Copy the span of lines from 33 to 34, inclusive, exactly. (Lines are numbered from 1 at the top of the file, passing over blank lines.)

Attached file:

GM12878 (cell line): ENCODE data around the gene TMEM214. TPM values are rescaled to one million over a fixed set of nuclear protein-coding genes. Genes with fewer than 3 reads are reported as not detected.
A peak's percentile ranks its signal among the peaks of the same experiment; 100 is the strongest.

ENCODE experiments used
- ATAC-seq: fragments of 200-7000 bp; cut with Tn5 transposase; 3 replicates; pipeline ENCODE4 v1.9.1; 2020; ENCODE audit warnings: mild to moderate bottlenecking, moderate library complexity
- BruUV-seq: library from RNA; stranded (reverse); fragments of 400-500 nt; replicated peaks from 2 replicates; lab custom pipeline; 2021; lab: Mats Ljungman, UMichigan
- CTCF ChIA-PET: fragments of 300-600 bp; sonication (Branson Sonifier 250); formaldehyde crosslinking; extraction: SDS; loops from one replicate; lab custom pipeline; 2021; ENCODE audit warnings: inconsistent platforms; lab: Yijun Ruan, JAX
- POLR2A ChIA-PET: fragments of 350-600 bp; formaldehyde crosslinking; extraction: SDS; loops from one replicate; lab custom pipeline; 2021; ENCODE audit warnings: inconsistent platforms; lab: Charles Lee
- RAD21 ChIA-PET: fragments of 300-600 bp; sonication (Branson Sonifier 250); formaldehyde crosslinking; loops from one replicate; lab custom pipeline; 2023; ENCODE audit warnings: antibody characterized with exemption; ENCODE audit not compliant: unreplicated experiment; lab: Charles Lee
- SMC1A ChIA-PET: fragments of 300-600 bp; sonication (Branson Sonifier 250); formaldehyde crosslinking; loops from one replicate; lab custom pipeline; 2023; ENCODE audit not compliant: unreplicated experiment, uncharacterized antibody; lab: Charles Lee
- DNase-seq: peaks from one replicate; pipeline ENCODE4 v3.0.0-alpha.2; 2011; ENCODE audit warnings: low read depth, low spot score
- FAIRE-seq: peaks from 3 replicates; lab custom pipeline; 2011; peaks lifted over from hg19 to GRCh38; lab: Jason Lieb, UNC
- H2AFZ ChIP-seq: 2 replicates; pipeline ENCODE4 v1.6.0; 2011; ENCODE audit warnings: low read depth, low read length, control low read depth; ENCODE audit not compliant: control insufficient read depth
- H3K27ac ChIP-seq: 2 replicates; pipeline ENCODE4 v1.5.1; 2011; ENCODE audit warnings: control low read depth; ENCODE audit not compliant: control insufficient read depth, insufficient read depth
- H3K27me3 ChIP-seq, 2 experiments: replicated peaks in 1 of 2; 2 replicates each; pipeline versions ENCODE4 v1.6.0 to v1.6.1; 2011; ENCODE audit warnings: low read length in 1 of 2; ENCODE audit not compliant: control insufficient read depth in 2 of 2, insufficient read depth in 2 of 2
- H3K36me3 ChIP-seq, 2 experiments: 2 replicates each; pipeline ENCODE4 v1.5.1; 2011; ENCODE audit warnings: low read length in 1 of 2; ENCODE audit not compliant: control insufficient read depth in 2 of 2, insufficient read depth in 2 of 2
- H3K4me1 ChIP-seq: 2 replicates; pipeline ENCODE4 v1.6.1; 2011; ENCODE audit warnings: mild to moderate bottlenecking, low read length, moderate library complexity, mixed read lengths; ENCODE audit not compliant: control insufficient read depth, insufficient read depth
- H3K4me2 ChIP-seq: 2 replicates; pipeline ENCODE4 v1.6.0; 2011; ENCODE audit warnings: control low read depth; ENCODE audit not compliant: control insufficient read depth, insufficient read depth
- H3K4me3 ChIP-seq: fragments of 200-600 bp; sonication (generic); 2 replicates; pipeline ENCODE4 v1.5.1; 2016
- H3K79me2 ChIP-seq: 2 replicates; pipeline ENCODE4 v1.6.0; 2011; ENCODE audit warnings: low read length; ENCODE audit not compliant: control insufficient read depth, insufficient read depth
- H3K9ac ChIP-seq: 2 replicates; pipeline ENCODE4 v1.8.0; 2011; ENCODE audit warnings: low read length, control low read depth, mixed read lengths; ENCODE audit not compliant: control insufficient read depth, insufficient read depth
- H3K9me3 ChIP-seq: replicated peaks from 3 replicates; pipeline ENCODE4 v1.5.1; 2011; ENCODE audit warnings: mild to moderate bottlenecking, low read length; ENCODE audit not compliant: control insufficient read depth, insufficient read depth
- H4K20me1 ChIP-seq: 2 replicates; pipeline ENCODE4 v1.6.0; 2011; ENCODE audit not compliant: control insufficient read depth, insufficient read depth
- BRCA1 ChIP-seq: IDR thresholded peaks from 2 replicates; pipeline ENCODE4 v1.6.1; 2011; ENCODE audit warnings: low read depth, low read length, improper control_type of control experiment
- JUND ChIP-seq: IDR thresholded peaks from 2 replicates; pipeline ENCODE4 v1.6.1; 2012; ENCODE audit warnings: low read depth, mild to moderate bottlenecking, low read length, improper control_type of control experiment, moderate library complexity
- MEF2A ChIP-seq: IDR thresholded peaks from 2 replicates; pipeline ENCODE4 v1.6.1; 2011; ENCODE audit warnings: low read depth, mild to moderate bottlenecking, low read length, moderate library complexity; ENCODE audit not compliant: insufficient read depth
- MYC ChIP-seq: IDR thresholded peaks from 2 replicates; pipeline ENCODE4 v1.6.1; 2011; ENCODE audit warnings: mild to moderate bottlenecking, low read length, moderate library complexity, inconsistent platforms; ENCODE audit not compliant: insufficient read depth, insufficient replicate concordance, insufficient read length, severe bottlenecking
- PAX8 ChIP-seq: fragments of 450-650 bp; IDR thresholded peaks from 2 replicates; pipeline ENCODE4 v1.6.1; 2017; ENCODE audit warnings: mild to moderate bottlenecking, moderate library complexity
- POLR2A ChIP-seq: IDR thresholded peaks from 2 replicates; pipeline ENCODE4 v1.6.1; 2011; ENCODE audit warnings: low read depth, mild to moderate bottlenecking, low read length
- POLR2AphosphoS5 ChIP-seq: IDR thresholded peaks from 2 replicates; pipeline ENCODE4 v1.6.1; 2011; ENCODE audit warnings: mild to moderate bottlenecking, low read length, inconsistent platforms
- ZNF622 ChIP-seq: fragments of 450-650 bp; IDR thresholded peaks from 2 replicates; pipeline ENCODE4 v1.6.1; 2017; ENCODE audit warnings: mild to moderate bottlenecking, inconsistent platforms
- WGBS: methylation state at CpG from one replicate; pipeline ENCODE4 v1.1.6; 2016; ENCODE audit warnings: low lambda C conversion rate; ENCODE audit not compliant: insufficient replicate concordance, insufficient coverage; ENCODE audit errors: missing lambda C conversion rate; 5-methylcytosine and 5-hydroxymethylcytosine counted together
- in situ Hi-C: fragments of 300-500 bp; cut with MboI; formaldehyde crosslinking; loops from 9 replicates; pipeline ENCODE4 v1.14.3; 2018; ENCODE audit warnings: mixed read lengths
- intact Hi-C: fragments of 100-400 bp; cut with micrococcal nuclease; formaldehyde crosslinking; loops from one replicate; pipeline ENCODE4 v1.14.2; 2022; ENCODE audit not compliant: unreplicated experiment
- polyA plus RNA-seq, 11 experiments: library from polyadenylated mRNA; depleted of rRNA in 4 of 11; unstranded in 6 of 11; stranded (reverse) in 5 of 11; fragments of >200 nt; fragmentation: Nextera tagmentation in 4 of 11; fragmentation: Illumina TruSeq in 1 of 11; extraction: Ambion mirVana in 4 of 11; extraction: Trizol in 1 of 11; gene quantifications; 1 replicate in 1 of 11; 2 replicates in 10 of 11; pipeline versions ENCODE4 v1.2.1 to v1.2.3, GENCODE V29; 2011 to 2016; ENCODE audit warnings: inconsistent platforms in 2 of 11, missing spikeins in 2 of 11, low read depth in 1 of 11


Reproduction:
- intact Hi-C: fragments of 100-400 bp; cut with micrococcal nuclease; formaldehyde crosslinking; loops from one replicate; pipeline ENCODE4 v1.14.2; 2022; ENCODE audit not compliant: unreplicated experiment
- polyA plus RNA-seq, 11 experiments: library from polyadenylated mRNA; depleted of rRNA in 4 of 11; unstranded in 6 of 11; stranded (reverse) in 5 of 11; fragments of >200 nt; fragmentation: Nextera tagmentation in 4 of 11; fragmentation: Illumina TruSeq in 1 of 11; extraction: Ambion mirVana in 4 of 11; extraction: Trizol in 1 of 11; gene quantifications; 1 replicate in 1 of 11; 2 replicates in 10 of 11; pipeline versions ENCODE4 v1.2.1 to v1.2.3, GENCODE V29; 2011 to 2016; ENCODE audit warnings: inconsistent platforms in 2 of 11, missing spikeins in 2 of 11, low read depth in 1 of 11